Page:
Oud

Oud

The oud was originally an Arabian instrument; its name, al ‘ud, meaning literally the wood. This may seem like an odd name for an instrument, but it may have denoted a wooden soundboard and back rather than an animal skin stretched over a gourd. The back of the oud is made of several strips of bent wood, glued together to form a bowl, with a flat wooden soundboard. In common with all early plucked instruments – gitterns, lutes, citterns, guitars, vihuelas – the oud has a rosette or rose sound hole, a delicate wood carving or parchment cutting. For most of its history, the oud has been fretless: though some players used frets in the latter part of the 13th century, it was an experiment that didn’t last. It is strung in courses (pairs of strings) and played historically with an eagle's quill plectrum (there are laws against it now) and gut strings (processed from the small intestines of sheep). 

 

No one knows for sure how far the oud dates back. Depending on who you believe, it first appeared between 3000 B.C.–1500 B.C. There is a traditional story that Lamak, sixth grandson of Adam (the very first one), hung the remains of his son in a tree and used the desiccated skeleton to form the world's first oud. The angle of the foot from the leg explains the bent peg box. (And if you’re familiar with the English tradition and its American offshoots, you’ll know there are also plenty of songs where female corpses are made into fiddles, harps and even banjos.) Whatever its origins, the oud's popularity spread across the Mediterranean, the Middle East and north and east Africa, where it remains popular to this day.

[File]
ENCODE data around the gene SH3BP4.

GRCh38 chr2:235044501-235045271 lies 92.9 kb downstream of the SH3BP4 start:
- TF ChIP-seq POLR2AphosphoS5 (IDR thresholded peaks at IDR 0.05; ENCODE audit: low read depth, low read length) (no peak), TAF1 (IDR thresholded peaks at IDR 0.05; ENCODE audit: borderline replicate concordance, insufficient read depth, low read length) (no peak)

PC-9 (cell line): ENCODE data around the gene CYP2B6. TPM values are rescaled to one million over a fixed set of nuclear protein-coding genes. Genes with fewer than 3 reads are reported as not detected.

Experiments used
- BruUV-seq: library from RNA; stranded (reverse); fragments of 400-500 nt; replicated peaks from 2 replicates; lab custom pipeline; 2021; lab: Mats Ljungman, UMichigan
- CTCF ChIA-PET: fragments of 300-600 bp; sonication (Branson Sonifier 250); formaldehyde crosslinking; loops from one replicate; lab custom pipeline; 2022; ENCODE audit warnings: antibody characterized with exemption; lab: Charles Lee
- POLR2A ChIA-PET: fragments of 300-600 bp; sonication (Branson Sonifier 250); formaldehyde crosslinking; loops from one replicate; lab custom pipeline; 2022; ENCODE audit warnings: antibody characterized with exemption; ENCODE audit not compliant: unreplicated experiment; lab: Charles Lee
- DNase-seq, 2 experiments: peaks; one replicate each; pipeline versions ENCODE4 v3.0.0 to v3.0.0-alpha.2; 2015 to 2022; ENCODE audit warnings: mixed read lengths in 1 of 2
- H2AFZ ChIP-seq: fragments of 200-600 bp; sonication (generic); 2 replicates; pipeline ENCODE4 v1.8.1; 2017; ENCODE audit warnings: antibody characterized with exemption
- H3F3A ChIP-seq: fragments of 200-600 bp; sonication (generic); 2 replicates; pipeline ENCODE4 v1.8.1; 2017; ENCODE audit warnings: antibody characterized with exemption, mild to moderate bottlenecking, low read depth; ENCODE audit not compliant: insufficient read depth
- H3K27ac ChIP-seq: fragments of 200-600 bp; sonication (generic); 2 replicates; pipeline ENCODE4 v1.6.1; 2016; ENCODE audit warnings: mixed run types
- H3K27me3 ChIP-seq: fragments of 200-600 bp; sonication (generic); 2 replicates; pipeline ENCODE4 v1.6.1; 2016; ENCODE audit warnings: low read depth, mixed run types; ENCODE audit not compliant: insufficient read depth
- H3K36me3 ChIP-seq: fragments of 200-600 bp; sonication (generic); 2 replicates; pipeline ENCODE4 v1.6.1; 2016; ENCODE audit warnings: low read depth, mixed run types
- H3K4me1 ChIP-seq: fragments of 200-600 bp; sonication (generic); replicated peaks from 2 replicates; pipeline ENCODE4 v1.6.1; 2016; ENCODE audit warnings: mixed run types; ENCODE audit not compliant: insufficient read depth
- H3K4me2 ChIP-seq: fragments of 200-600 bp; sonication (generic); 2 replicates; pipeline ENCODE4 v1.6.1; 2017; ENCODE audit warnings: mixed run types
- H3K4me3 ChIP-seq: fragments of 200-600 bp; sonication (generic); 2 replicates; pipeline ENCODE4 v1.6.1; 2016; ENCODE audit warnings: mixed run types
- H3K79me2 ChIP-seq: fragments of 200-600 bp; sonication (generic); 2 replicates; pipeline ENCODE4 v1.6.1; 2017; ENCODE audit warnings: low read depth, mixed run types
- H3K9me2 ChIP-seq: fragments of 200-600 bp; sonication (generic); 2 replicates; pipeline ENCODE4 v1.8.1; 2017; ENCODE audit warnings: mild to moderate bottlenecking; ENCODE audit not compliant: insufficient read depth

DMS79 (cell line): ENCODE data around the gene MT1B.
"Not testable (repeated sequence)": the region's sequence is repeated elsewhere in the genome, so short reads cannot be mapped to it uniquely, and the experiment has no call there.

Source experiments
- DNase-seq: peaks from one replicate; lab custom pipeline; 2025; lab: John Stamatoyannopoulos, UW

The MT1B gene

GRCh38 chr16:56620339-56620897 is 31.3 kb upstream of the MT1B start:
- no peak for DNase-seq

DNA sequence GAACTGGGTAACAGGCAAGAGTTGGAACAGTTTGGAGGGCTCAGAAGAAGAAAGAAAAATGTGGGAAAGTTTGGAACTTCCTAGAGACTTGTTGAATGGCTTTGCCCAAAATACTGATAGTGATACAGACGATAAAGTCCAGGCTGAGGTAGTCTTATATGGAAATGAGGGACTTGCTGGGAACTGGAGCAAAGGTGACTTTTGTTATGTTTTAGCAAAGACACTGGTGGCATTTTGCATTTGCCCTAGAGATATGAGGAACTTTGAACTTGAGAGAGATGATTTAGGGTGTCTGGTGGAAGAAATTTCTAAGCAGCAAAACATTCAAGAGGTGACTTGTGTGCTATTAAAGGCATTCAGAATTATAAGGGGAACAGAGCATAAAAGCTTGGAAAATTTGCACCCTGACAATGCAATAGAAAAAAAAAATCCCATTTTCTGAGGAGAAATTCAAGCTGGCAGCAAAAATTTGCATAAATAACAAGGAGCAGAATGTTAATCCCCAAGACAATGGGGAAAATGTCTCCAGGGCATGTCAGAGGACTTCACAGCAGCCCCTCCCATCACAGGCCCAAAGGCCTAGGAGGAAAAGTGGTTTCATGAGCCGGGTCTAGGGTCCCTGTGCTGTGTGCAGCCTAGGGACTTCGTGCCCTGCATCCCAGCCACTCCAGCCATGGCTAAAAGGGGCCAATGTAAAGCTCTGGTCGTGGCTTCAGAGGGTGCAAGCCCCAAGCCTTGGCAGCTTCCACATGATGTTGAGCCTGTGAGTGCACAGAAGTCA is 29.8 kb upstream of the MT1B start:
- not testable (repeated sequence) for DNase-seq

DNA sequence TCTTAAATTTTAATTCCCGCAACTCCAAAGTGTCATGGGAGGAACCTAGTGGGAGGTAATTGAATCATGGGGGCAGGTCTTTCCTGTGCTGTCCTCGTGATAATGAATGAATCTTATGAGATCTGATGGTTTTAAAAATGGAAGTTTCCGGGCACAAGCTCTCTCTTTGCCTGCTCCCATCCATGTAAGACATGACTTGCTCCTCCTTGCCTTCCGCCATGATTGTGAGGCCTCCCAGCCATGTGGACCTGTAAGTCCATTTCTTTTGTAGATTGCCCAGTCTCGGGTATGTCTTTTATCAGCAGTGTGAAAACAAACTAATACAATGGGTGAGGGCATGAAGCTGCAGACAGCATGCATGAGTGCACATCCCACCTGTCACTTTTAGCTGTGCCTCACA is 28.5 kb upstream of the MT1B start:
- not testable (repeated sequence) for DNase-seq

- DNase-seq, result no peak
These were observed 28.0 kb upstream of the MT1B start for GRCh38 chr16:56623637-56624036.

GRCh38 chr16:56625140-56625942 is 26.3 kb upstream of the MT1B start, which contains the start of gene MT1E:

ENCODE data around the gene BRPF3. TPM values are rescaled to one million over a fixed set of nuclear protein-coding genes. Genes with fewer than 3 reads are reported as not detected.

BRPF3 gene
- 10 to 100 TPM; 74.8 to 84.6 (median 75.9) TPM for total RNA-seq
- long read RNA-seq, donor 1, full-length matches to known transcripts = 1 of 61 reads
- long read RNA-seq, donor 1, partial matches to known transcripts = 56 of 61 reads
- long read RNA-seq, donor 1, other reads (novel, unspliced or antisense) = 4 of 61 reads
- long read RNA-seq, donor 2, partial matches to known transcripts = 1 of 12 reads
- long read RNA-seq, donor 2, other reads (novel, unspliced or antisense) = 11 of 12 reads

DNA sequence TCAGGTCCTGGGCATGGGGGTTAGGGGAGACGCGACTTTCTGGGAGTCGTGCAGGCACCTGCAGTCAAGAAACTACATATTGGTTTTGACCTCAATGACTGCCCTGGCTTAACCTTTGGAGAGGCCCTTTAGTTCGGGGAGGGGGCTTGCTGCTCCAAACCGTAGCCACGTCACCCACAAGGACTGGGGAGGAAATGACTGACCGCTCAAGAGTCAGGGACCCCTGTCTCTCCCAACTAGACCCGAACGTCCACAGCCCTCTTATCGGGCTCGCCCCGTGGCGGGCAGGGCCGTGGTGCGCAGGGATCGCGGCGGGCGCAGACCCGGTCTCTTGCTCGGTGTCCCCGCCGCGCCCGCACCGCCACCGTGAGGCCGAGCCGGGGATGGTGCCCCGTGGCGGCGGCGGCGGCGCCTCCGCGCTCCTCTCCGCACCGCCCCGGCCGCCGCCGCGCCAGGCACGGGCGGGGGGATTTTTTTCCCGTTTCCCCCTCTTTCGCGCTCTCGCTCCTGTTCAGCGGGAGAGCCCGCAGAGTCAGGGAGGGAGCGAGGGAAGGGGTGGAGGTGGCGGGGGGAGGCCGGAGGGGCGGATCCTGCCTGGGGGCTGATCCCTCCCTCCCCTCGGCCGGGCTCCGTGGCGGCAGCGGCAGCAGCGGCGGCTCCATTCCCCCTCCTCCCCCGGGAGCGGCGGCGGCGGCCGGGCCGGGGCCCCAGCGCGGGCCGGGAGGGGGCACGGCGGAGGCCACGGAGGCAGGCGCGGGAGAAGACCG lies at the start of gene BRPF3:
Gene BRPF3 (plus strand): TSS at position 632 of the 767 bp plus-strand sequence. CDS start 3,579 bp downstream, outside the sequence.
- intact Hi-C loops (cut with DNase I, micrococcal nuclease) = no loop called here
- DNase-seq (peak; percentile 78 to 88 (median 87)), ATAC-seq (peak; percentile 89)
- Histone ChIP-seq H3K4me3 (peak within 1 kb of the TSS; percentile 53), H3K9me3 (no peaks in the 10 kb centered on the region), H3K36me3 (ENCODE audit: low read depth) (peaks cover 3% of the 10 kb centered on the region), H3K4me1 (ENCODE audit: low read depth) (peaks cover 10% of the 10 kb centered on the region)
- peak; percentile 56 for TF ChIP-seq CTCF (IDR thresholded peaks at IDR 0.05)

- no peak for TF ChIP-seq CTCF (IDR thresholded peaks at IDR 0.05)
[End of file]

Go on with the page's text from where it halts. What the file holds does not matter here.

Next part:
The first evidence of instruments we can say with some certainty are ouds are depicted in the art of the Sassanid era of Iran, the last Iranian empire before the rise of Islam, from A.D. 224 to A.D. 651. The oud entered Europe in the 9th century via the Moorish occupation of Spain and by the second half of the 13th century it was played by Christians as well as Muslims, as attested by the beautifully decorated Cantigas de Santa Maria (above), a richly-illustrated paean of praise to the Virgin Mary. This song book was compiled in 1260-1280 during the reign of Alfonso X (King of Castilla and other regions in modern day Spain and Portugal), clearly showing several Christian oud players.

 

By around 1300, the oud had become modified enough by Europeans to become a distinct instrument: thus the mediaeval lute was born. 200 years later, this would further develop into the renaissance lute, the most important instrument of the period. 

 

Oud playing Cantiga 353: Quen a omagen da Virgen, anonymous Galician, c.1260-80.